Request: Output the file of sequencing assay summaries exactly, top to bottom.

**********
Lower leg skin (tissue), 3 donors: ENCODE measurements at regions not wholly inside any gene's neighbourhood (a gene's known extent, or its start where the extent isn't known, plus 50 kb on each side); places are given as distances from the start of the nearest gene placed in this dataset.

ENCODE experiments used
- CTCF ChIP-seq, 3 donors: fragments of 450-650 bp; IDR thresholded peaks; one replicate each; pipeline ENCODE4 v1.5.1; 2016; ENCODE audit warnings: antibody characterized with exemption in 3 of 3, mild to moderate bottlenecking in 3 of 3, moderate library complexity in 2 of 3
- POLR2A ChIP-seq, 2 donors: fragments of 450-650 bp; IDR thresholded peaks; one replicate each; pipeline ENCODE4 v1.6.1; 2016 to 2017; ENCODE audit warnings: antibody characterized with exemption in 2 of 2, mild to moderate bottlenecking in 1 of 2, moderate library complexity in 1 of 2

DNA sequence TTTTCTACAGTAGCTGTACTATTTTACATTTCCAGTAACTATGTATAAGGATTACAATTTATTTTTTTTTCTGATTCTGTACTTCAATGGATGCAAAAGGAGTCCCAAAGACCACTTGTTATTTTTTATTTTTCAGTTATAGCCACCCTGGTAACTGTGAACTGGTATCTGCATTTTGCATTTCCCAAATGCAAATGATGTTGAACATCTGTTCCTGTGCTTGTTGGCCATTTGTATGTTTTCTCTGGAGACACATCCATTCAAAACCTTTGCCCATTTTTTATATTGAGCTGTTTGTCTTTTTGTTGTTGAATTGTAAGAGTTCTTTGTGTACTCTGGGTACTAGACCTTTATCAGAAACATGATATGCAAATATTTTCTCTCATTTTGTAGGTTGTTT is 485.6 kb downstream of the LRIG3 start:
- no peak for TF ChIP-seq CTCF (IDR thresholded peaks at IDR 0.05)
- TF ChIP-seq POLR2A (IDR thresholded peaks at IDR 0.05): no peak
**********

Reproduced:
Lower leg skin (tissue), 3 donors: ENCODE measurements at regions not wholly inside any gene's neighbourhood (a gene's known extent, or its start where the extent isn't known, plus 50 kb on each side); places are given as distances from the start of the nearest gene placed in this dataset.

ENCODE experiments used
- CTCF ChIP-seq, 3 donors: fragments of 450-650 bp; IDR thresholded peaks; one replicate each; pipeline ENCODE4 v1.5.1; 2016; ENCODE audit warnings: antibody characterized with exemption in 3 of 3, mild to moderate bottlenecking in 3 of 3, moderate library complexity in 2 of 3
- POLR2A ChIP-seq, 2 donors: fragments of 450-650 bp; IDR thresholded peaks; one replicate each; pipeline ENCODE4 v1.6.1; 2016 to 2017; ENCODE audit warnings: antibody characterized with exemption in 2 of 2, mild to moderate bottlenecking in 1 of 2, moderate library complexity in 1 of 2

DNA sequence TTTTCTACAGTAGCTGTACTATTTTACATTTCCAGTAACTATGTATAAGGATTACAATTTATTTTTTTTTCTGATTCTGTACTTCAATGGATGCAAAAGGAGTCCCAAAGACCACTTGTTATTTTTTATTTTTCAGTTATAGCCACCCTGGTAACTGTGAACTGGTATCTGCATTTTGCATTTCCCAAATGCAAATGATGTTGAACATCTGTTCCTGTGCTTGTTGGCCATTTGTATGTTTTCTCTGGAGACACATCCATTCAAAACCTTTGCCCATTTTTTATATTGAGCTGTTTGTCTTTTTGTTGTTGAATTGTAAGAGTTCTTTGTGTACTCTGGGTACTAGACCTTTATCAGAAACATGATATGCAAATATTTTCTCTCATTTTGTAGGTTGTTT is 485.6 kb downstream of the LRIG3 start:
- no peak for TF ChIP-seq CTCF (IDR thresholded peaks at IDR 0.05)
- TF ChIP-seq POLR2A (IDR thresholded peaks at IDR 0.05): no peak